Contract talks between CUPE and the Saskatchewan government break down

CUPE Local 600, which represents social service workers in the province, said talks halted after the Saskatchewan government walked away from the bargaining table. THE CANADIAN PRESS IMAGES/Rachel Verbin

Talks between the union representing social service workers in Saskatchewan and the government have broken down.

CUPE Local 600 said Tuesday that talks halted after the government walked away from the table.

READ MORE: Social service workers in Saskatchewan vote to take job action

“The government of Saskatchewan has stated repeatedly that they want Saskatchewan to be the best place to live for persons with disabilities. But the lack of respect for front line workers is shocking,” Nancy Seman, president of CUPE Local 600, said in a release.

“We are urging the government to take bargaining seriously and work with us to find a solution to address the health and safety issues we are facing.”

The Saskatchewan government said it “respects the collective bargaining process and remains confident that a negotiated settlement can be reached.”

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Work-life balance and burnout are significant issues for members, Seman said.

“The government of Saskatchewan is not taking our health and safety concerns seriously,” she said.

“They are refusing to consider changes to the schedule model that is pushing our members in crisis and planned respite homes towards burnout.”

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Seman said the union reached out to Tammy Kirkland, the deputy minister of social services to discuss the burnout problem in the workplace, but Seman said Kirkland refused to meet with them.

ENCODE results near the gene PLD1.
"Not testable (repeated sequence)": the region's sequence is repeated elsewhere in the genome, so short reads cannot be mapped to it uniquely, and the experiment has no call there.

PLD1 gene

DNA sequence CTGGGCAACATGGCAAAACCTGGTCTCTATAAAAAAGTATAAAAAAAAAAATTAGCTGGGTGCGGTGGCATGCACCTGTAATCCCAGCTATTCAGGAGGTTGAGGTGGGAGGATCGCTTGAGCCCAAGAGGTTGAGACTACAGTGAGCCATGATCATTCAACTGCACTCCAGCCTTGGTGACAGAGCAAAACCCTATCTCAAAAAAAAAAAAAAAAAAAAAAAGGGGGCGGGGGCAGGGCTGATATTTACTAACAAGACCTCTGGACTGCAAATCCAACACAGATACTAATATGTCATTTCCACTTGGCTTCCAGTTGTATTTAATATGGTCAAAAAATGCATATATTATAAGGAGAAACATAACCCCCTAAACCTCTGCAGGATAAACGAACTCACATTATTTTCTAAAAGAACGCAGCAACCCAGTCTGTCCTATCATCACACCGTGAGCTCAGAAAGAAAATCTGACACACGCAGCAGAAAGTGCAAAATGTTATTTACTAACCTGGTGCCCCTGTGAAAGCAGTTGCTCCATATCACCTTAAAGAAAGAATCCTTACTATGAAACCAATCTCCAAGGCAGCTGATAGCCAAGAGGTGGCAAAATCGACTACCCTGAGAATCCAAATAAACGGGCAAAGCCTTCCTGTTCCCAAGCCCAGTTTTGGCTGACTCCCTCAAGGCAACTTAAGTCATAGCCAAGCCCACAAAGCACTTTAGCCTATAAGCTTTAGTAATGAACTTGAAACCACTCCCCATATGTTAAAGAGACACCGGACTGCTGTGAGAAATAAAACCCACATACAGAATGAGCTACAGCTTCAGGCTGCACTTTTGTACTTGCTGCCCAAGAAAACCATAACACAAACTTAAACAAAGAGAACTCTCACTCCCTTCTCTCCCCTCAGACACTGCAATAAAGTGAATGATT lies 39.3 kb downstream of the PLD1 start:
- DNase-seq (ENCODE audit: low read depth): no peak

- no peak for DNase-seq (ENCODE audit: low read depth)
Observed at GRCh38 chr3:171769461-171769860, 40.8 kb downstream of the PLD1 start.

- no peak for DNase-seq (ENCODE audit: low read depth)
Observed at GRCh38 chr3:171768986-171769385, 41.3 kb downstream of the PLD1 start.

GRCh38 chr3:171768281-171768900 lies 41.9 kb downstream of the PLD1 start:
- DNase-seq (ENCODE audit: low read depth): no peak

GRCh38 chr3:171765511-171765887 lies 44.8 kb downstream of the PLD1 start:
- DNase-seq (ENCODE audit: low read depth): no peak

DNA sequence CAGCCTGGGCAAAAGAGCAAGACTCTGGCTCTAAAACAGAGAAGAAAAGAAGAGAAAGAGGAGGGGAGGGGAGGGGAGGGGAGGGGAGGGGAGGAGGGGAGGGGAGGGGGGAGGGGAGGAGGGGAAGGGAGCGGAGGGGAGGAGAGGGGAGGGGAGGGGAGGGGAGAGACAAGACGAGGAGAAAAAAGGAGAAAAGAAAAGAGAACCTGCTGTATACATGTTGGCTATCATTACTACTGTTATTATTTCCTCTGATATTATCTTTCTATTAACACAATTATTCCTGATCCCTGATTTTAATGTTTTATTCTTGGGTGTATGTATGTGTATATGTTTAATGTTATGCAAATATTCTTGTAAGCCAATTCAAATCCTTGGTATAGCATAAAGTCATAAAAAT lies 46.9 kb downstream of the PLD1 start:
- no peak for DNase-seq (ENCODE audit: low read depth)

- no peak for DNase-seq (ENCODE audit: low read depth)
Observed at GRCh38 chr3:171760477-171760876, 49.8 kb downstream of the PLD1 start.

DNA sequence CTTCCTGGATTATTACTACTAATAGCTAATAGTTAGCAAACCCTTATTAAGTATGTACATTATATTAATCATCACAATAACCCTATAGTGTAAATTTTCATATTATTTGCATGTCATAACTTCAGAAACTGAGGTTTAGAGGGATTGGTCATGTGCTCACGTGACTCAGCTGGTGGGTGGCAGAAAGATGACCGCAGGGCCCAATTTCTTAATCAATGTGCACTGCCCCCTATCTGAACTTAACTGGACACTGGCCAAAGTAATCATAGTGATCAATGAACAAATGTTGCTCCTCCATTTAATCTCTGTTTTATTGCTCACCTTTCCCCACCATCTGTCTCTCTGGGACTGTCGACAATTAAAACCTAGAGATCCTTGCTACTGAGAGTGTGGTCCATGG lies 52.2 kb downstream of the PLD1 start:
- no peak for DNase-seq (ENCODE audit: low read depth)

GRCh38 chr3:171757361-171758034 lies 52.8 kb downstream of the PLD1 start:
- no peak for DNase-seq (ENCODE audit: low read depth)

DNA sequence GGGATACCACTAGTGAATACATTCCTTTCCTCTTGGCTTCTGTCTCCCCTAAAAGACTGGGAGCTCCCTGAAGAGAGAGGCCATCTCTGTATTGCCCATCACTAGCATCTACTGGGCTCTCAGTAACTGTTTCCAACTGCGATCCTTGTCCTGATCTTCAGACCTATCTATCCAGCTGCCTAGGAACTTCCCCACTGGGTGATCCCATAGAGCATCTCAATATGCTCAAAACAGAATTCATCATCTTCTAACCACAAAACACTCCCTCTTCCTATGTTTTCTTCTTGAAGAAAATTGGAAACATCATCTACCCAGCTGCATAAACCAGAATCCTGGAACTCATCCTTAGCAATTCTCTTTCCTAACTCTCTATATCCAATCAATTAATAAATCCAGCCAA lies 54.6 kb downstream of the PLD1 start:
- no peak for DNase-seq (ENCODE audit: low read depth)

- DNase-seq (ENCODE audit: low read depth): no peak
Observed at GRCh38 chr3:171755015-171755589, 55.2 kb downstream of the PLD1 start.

The union said the wage offer made by the government is less than what other unions received and “less than what out-of-scope managers received.”

CUPE said they are not yet in a legal strike position, but are close on reaching an essential services agreement.

“We will continue to try to reach a deal at the bargaining table, but we are exploring all additional avenues we have at our disposal, up to and including job action,” Seman said.

CUPE said last fall that 94 per cent of its members voted in favour of job action, including a full withdrawal of services.

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The union represents roughly 380 workers at the Community Living Service Delivery branch of the Ministry of Social Services and the Ministry of Central Services.

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